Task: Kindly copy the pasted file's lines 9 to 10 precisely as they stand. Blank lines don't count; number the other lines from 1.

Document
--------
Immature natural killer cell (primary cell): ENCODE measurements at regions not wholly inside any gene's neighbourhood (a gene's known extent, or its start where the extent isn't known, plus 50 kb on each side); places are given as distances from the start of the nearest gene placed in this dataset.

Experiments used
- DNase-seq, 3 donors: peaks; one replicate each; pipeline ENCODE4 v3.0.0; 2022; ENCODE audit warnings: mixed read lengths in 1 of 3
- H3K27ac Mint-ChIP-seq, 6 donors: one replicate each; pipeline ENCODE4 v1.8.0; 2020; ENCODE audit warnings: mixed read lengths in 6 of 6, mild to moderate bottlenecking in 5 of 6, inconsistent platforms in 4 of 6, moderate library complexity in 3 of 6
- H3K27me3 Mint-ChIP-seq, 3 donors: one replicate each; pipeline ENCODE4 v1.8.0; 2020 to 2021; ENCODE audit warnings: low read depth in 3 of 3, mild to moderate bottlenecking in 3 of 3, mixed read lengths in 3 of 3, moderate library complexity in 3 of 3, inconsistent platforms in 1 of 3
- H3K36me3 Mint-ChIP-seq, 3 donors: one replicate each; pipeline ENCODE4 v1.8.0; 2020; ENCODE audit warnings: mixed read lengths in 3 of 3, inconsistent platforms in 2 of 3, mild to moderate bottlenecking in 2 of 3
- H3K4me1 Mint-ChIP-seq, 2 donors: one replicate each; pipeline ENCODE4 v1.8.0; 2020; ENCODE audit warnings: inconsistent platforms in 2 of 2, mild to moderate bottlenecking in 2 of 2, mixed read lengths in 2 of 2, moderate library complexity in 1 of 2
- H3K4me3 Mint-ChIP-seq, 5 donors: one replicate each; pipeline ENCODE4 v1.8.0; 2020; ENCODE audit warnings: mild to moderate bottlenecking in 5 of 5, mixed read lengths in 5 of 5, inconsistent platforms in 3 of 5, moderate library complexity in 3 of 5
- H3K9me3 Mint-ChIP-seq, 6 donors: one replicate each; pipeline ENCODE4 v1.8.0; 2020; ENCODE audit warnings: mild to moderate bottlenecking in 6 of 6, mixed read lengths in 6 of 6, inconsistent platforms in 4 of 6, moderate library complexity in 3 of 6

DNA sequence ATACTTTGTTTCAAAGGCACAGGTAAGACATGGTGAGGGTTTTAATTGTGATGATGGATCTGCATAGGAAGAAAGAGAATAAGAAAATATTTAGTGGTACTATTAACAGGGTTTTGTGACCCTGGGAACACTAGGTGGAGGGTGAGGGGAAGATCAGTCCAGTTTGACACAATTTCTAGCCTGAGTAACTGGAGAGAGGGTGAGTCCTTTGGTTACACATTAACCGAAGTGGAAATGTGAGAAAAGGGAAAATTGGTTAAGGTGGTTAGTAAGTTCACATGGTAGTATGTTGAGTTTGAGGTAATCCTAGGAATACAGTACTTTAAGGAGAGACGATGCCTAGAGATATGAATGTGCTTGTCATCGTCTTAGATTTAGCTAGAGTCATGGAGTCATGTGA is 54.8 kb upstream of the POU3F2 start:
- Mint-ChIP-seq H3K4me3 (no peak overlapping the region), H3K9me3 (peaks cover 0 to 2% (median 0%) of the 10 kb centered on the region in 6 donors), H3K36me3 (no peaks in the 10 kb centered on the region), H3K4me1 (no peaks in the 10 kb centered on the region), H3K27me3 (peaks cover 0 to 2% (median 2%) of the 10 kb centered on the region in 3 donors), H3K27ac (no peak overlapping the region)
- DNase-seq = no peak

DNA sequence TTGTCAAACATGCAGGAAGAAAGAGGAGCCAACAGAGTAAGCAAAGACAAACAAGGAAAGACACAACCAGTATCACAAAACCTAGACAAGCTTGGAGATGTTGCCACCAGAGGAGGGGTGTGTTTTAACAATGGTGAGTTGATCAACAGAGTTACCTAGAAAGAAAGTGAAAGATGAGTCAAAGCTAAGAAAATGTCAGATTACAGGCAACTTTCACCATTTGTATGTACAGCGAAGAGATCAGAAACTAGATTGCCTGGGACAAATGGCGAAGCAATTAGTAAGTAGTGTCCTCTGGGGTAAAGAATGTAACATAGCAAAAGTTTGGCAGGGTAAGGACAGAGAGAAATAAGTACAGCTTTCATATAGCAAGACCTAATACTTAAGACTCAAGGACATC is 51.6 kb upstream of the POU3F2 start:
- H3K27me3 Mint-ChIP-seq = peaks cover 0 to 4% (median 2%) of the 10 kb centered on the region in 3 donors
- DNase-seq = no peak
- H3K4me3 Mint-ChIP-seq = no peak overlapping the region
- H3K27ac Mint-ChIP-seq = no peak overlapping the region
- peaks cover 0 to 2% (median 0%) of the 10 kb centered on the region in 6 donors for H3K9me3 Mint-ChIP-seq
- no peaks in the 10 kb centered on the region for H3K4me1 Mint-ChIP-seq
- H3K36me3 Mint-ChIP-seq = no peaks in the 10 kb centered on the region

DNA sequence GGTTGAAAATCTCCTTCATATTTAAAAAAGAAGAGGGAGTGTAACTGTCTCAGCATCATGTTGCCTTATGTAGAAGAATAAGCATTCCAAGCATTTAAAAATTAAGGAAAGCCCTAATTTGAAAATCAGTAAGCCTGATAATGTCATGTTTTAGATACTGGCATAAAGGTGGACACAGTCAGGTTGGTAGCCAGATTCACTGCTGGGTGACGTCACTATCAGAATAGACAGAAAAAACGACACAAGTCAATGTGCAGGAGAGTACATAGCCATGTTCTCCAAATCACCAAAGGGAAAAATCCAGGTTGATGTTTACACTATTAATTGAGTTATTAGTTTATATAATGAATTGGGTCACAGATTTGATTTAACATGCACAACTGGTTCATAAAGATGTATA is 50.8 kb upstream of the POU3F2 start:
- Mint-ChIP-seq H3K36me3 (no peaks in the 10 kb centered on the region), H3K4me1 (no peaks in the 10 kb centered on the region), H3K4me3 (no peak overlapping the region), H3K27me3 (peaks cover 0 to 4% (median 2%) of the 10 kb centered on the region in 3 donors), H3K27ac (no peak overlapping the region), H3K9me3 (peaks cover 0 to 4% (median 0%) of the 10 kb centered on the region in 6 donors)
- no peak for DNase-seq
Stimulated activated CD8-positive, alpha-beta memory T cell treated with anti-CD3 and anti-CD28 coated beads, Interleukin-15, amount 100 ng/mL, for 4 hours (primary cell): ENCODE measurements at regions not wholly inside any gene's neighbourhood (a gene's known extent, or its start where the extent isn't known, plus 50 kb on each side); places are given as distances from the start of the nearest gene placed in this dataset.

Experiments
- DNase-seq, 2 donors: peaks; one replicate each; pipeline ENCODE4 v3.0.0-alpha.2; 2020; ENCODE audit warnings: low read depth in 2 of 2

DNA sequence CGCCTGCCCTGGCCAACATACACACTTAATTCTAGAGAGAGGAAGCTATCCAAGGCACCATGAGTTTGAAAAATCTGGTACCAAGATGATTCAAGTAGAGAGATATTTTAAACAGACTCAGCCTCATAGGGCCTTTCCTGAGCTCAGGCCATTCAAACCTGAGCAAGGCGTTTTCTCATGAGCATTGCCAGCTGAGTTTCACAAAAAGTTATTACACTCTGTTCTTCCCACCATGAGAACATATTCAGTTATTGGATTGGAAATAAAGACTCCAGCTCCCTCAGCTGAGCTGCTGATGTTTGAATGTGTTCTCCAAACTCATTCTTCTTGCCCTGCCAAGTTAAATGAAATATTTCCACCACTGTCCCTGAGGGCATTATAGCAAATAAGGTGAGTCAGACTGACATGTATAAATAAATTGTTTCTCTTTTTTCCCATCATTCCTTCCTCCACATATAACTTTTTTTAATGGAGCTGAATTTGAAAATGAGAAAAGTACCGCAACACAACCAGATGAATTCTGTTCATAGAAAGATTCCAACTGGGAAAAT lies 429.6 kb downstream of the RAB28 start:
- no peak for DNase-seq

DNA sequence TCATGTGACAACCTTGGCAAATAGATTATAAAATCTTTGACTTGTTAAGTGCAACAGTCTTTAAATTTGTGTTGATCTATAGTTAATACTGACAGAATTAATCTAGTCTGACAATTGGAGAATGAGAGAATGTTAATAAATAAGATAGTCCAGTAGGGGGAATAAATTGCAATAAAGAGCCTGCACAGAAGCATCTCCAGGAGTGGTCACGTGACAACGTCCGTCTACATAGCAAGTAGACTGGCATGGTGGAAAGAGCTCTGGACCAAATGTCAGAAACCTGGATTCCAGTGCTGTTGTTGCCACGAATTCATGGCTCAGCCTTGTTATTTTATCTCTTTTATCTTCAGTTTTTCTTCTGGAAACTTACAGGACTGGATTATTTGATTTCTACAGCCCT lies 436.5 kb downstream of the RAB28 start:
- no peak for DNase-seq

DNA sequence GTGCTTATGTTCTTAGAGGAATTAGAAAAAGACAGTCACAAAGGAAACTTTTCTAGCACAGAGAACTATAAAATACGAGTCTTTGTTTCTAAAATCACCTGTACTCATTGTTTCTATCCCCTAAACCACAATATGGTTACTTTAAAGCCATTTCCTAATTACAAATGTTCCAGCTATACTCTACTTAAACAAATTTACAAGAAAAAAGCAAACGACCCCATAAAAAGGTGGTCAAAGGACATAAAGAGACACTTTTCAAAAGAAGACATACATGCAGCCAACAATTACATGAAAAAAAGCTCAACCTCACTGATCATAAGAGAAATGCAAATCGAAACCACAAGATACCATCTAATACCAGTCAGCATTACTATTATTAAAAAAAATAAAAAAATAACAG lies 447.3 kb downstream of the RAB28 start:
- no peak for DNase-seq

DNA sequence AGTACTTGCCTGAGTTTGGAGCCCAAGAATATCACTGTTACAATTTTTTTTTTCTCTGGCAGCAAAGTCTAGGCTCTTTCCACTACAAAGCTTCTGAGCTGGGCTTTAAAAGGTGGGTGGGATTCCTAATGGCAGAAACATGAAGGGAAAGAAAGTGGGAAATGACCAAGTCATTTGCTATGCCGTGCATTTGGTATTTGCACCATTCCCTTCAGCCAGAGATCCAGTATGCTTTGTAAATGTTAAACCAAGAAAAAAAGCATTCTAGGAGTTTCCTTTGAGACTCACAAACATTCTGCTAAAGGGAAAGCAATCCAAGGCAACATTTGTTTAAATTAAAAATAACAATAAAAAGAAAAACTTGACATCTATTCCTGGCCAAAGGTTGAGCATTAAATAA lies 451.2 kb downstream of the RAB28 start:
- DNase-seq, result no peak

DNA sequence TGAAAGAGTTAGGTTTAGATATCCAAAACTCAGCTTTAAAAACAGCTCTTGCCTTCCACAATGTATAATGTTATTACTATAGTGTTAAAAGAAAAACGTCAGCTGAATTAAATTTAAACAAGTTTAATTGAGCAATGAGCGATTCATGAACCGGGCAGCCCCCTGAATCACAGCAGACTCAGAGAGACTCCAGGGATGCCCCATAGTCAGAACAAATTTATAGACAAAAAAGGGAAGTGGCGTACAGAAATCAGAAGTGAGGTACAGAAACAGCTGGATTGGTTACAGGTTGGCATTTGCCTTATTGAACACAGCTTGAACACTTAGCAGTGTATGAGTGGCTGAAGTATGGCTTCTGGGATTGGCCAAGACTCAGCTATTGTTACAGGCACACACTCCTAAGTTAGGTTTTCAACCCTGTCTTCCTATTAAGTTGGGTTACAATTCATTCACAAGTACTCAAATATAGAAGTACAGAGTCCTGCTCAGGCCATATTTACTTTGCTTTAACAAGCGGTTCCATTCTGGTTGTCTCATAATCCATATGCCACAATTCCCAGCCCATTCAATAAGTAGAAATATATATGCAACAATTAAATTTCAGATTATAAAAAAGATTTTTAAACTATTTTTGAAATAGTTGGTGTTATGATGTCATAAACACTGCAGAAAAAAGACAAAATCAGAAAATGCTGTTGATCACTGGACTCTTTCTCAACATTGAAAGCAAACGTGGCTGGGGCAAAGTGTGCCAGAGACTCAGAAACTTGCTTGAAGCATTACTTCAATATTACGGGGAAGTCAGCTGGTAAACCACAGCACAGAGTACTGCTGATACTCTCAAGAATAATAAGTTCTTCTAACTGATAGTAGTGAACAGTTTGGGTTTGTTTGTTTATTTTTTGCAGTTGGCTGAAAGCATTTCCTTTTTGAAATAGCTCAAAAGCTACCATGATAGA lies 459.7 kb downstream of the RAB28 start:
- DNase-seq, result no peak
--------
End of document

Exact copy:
- H3K9me3 Mint-ChIP-seq, 6 donors: one replicate each; pipeline ENCODE4 v1.8.0; 2020; ENCODE audit warnings: mild to moderate bottlenecking in 6 of 6, mixed read lengths in 6 of 6, inconsistent platforms in 4 of 6, moderate library complexity in 3 of 6

DNA sequence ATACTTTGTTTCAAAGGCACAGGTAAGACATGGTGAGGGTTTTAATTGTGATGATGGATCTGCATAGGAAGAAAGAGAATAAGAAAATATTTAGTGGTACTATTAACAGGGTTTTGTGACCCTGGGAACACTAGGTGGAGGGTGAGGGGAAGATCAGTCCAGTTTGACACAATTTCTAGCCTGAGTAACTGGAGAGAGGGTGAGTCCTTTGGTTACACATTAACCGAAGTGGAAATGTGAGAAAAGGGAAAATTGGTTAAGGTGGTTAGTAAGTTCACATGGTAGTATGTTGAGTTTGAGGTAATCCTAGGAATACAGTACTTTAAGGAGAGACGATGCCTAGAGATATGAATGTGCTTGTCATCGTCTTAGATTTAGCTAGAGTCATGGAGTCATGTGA is 54.8 kb upstream of the POU3F2 start: